General Area of the Lemm Ranch Chinese Cabin
In mid-February, 1877, arsonists set fire to the businesses of several white people who had employed or rented property to Chinese. A few weeks later a small group of white men went to a cabin on the Lemm Ranch where Chinese workers were living and ruthlessly shot six men there at point-blank range. Three died immediately.
Although badly wounded, a man named Wo Ah Lin survived by feigning death. After the white men left he tended to the two other wounded men who were still alive and then made his way into town to get help. One of the survivors died the next morning, but Wo Ah Lin and another man named Ah Shung eventually recovered.
After the murders several fires were set in Chico's Chinatown, but the residents managed to put them out before they spread.
Weeks later twenty-nine men were arrested for the murders and the arson. A grand jury dismissed the charges against eight of the men, but four pleaded guilty to the murders. A determined prosecutor managed to make arson charges hold against six more men, and they were found guilty at a trial. This was one of the few times that anyone actually was convicted of crimes against the Chinese.
In 1881 local citizens demanded pardons for all of the convicted men. California Governor George Perkins, who the previous year had declared a legal holiday for the purposes attending anti-Chinese demonstrations, shortened the sentences of all of the men to the time they had served already and released them.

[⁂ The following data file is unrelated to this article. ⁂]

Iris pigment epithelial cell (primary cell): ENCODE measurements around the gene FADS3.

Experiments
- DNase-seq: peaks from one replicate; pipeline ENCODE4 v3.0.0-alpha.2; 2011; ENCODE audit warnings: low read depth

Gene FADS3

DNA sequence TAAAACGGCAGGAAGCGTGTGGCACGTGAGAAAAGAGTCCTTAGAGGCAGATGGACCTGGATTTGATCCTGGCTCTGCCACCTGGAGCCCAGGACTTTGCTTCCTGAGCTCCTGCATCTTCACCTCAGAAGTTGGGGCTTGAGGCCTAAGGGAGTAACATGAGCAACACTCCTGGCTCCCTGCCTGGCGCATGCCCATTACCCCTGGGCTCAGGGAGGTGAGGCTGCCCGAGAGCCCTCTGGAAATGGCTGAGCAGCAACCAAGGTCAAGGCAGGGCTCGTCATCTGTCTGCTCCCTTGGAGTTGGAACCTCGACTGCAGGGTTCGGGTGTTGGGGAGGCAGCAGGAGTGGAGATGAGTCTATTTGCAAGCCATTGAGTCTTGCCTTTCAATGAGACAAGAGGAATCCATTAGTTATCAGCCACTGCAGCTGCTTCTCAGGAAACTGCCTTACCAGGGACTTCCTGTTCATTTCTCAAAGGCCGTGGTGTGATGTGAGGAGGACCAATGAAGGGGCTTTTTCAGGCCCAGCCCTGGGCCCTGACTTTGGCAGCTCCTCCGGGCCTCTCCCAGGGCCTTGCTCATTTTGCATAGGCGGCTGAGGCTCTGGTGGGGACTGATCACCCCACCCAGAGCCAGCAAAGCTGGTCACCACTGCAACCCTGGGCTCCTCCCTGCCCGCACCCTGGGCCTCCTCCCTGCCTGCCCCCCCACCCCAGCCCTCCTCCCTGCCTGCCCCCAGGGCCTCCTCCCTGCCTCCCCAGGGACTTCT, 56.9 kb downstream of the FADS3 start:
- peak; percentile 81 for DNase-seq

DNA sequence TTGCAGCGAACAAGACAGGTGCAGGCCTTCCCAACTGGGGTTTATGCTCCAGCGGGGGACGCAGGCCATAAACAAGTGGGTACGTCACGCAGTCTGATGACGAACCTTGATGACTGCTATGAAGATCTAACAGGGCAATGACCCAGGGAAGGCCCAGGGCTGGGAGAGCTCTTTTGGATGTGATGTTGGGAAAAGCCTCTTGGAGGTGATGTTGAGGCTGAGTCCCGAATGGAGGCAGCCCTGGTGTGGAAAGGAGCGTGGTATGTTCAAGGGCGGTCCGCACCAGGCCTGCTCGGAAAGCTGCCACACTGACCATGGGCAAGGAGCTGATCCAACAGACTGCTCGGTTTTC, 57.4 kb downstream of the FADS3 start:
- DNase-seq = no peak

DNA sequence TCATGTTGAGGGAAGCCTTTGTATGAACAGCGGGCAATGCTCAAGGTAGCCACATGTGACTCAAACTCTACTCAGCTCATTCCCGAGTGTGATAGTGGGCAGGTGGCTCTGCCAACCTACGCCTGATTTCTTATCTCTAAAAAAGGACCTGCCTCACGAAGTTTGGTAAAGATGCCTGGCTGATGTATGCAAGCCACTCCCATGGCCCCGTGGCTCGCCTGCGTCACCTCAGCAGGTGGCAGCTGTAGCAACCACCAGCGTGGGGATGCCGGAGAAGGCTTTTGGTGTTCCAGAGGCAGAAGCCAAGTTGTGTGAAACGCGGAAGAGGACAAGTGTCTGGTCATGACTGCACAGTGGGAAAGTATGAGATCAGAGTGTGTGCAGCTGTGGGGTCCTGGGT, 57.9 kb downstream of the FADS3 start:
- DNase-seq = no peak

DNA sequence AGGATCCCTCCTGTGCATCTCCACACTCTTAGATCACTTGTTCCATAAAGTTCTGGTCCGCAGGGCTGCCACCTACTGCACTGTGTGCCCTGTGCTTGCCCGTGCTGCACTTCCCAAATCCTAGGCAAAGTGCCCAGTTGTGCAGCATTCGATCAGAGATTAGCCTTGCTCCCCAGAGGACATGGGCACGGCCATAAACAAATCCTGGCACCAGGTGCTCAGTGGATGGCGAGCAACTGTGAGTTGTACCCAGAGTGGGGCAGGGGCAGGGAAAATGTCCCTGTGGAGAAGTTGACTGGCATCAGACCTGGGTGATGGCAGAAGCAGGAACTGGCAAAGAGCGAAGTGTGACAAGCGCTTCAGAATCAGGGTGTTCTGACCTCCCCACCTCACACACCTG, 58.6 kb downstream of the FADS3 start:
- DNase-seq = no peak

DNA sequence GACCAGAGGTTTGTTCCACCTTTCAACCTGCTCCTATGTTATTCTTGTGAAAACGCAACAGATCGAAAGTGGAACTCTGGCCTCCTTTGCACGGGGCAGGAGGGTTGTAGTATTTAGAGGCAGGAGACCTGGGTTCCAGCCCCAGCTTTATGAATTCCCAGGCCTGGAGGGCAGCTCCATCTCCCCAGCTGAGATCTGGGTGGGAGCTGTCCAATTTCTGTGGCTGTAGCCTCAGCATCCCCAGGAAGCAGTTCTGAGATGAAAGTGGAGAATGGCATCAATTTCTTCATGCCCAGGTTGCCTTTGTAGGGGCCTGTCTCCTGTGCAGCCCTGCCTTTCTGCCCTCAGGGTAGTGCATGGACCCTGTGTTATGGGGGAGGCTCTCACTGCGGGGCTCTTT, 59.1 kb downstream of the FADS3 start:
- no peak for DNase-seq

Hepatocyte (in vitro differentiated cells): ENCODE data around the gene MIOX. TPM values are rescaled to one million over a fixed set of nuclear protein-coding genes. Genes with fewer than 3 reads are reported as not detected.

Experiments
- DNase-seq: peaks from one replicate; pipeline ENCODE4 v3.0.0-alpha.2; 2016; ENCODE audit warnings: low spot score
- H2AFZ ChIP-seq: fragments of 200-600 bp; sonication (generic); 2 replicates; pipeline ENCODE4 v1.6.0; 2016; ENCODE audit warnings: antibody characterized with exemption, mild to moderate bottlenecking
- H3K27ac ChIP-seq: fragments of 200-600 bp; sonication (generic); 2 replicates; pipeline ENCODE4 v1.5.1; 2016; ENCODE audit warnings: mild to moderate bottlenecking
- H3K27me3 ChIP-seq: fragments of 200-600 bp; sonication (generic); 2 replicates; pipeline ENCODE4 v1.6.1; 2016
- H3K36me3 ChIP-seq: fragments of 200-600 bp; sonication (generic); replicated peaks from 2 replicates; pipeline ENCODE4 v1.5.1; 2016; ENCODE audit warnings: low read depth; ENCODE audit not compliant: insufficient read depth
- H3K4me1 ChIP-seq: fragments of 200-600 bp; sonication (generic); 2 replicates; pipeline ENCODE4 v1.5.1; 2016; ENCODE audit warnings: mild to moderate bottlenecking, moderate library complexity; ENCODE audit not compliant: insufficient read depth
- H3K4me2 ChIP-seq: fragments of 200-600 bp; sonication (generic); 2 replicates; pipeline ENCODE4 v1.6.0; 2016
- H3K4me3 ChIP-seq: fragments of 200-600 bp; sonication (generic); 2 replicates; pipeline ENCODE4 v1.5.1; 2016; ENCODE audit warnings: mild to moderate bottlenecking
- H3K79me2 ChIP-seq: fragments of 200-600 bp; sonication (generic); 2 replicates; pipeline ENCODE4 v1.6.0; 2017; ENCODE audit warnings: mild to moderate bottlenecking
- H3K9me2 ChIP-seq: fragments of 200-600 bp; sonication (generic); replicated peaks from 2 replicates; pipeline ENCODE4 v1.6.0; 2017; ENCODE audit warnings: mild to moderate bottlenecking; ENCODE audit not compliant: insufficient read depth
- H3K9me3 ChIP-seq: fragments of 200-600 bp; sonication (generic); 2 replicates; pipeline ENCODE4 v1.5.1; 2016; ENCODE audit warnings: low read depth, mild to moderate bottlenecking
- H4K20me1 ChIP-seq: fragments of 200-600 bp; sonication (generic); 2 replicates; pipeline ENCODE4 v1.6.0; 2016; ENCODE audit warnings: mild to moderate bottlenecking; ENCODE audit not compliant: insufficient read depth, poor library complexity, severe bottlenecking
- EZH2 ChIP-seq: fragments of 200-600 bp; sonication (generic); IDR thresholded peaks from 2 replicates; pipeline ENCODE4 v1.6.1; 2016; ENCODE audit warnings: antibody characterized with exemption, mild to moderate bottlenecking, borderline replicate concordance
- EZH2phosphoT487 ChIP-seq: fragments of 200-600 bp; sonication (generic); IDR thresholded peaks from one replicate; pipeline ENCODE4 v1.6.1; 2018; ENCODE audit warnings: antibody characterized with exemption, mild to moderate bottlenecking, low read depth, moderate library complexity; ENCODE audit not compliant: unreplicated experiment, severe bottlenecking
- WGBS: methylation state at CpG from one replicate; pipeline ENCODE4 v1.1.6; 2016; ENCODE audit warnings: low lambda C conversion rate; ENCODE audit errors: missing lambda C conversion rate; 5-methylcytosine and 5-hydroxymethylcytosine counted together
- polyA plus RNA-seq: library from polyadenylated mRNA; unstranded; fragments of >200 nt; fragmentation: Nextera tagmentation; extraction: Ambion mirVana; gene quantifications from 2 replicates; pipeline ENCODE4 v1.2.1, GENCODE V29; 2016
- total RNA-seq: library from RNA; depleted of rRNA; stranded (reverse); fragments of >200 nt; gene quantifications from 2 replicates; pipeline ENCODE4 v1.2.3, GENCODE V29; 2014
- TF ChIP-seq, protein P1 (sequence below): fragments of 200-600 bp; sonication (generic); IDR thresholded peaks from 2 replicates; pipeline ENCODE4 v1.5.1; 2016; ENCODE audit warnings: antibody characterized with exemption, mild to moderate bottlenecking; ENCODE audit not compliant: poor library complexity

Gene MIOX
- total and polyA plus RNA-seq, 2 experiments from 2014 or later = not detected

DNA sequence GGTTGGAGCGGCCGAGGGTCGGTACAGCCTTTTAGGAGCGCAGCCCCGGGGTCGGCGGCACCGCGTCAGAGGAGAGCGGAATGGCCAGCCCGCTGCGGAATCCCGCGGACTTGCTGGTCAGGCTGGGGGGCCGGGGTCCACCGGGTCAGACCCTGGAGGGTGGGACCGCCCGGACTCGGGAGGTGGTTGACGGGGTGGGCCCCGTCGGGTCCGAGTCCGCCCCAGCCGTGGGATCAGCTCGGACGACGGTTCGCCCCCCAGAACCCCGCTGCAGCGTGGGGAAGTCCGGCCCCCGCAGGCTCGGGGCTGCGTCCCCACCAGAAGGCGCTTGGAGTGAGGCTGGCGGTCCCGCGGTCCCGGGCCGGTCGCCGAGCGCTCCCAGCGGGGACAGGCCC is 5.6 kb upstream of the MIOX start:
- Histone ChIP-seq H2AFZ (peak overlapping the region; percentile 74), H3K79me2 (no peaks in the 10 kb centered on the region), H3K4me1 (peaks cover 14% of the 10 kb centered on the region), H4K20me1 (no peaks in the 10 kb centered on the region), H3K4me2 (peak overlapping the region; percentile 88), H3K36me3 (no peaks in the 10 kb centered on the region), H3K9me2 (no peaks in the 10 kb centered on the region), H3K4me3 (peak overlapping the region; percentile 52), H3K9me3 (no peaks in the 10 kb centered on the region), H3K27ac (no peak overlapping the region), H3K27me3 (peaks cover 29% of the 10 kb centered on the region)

Small fires continued to be set in Chinatown and in places where Chinese were employed for the next two years. In 1886 multiple fires broke out simultaneously in Chinatown, and the entire area burned to the ground. Many Chinese left the area after that.
About this site: The approximate site of the Lemm Ranch cabin where the Chinese men were murdered was documented by Steven Morris, who was a student of former Chico State University Professor Michele Shover. Dr. Shover has done extensive research into the history of Chinese immigrants in Chico, and I am deeply indebted to her for sharing part of her knowledge with me.